- Give your bird plenty of toys and show them how to use them. It may not come naturally for your parrot to ring a bell or play with toys. You can encourage them and offer a wide variety of toys that you rotate regularly. This will help stave off boredom and reduce their screaming.
- Give your bird additional attention. Perhaps you have been busy and neglected to give your bird as much personal interaction time as you usually do. Your parrot is a social creature and needs its bonding time with you.
- Your bird will appreciate your vocalizations. Talk to your bird frequently when you are in the house. Greet your bird when you first come home. If you are leaving the bird’s room for a short time, develop a phrase that indicates you will be back shortly.
- Attempt to develop a contact call that is acceptable to you. Start calling your bird using a word, phrase or sound depending on its talking ability. If you are lucky enough that it picks up on this call and starts to use it, reward the bird to reinforce the behavior.
Things not to do:
- Never yell at or punish your bird as it will only have a negative impact on their trust level with you and will not stop them from screaming. They will not understand that a “time-out” type response or the covering of their cage is the result of their screaming.
- Do not reward screaming. This sounds easier than it is, but you need to stand firm and not go to the parrot every time it screams. If you do, it will learn that it can summon you at will. You don’t want that.
- Don’t give up. It takes time to change a parrot’s behavior, and you need to be firm in your resolution to make your lives together more pleasant for all.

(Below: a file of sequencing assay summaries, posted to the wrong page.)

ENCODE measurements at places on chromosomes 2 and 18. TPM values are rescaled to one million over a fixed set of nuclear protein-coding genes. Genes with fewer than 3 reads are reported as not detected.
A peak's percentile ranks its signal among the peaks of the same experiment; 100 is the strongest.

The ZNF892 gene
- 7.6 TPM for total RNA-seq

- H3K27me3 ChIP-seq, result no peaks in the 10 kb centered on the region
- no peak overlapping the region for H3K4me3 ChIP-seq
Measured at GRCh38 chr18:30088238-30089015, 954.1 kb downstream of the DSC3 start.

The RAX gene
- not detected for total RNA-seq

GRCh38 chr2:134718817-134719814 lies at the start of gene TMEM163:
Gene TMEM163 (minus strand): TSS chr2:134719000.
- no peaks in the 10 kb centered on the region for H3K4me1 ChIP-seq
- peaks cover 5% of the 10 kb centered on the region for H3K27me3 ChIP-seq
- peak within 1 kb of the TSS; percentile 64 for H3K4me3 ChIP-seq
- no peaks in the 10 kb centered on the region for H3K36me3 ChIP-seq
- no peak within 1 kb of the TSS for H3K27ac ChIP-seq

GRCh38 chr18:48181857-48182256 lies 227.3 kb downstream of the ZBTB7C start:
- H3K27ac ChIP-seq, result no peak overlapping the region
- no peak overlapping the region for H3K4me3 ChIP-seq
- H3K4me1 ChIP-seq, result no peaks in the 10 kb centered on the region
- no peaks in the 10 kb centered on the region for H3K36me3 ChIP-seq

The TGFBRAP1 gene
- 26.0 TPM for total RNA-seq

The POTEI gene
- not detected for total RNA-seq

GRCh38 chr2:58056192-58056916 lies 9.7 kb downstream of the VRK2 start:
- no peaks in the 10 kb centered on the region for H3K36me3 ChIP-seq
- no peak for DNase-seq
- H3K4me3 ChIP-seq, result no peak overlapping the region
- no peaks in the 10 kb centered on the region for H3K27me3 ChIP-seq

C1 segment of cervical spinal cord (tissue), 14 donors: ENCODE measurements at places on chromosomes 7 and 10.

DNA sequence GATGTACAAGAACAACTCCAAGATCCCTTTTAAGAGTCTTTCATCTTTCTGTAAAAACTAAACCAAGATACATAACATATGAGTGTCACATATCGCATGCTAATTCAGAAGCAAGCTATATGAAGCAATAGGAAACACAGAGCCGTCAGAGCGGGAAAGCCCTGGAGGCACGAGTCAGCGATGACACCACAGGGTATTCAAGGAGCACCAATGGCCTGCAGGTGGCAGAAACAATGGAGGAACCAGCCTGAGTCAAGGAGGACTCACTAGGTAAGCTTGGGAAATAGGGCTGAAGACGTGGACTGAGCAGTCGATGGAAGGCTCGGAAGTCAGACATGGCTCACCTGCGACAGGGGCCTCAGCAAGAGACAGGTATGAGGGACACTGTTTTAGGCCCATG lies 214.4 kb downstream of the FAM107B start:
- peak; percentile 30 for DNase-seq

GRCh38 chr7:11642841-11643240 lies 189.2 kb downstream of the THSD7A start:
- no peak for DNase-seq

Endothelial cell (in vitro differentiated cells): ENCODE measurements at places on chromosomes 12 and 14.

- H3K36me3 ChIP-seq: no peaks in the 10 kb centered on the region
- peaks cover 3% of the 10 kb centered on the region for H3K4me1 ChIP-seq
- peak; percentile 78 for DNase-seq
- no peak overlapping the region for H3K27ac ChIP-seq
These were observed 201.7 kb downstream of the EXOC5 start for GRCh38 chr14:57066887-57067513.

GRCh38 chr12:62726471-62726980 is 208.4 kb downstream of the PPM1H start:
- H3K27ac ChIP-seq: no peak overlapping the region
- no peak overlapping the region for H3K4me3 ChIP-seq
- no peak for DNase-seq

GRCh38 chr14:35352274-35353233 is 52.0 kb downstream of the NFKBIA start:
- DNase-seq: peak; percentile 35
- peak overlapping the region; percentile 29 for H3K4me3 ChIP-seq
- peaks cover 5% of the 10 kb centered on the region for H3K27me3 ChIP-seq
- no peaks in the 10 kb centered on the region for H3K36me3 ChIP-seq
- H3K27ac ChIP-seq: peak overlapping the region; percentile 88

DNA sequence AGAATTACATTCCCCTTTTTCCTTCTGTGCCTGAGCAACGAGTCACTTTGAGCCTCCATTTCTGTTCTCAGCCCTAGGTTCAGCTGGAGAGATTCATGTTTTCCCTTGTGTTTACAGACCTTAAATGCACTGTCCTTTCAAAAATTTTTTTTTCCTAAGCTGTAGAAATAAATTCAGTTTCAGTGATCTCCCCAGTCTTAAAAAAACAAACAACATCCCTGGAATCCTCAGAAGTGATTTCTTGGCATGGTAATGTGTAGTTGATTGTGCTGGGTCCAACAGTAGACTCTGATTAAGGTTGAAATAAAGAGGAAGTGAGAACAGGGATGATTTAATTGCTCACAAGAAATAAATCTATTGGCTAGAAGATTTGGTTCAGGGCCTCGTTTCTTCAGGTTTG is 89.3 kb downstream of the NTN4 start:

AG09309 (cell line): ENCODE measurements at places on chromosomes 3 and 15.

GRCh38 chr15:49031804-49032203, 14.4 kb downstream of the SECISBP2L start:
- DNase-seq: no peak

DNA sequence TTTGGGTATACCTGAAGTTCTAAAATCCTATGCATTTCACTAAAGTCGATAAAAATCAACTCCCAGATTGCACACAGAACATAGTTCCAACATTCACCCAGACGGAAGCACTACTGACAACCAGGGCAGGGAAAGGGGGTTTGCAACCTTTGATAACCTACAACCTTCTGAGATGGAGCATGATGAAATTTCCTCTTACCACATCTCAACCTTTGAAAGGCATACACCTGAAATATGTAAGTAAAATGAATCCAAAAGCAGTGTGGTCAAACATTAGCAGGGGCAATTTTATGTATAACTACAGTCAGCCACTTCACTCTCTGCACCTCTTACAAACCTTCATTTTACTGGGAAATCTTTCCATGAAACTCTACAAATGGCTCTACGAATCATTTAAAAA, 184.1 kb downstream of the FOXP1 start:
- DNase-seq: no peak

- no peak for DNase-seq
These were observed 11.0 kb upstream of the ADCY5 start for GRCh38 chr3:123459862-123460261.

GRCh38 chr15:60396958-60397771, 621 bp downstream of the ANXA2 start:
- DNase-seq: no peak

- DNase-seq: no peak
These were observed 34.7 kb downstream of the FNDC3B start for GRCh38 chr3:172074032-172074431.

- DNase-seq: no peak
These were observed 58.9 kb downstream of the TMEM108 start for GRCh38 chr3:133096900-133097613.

Exercise Caution When Choosing a Parrot to Own
A first step in the avoidance of a screaming problem is in thoroughly researching the type of pet bird you plan to obtain and being realistic as to the level of noise you can tolerate. Cockatoos and macaws are notoriously loud and should be avoided if noise is a consideration. Other smaller parrots such as Sun Conures and the Indian Ringneck can also produce considerable noise. An example can be see in the video below which shows 2 cockatoos screaming at each other.
If you fail to choose a bird whose noise level is compatible with your lifestyle there is a good chance that you will end up having to give the bird to a rescue. According to the Rhode Island Parrot Rescue, screaming is one of the three main reasons people give up their birds. The other two are biting and exhibiting destructive behavior.
Screaming and Your Parrot
Dealing with occasional screaming is a consequence of sharing your life with a parrot. Their natural propensity for the practice makes it impossible to totally rid them of the habit. Providing an enriching, safe environment and understanding the underlying reason that causes your bird to scream will go a long way toward developing a mutually beneficial relationship with your avian family member.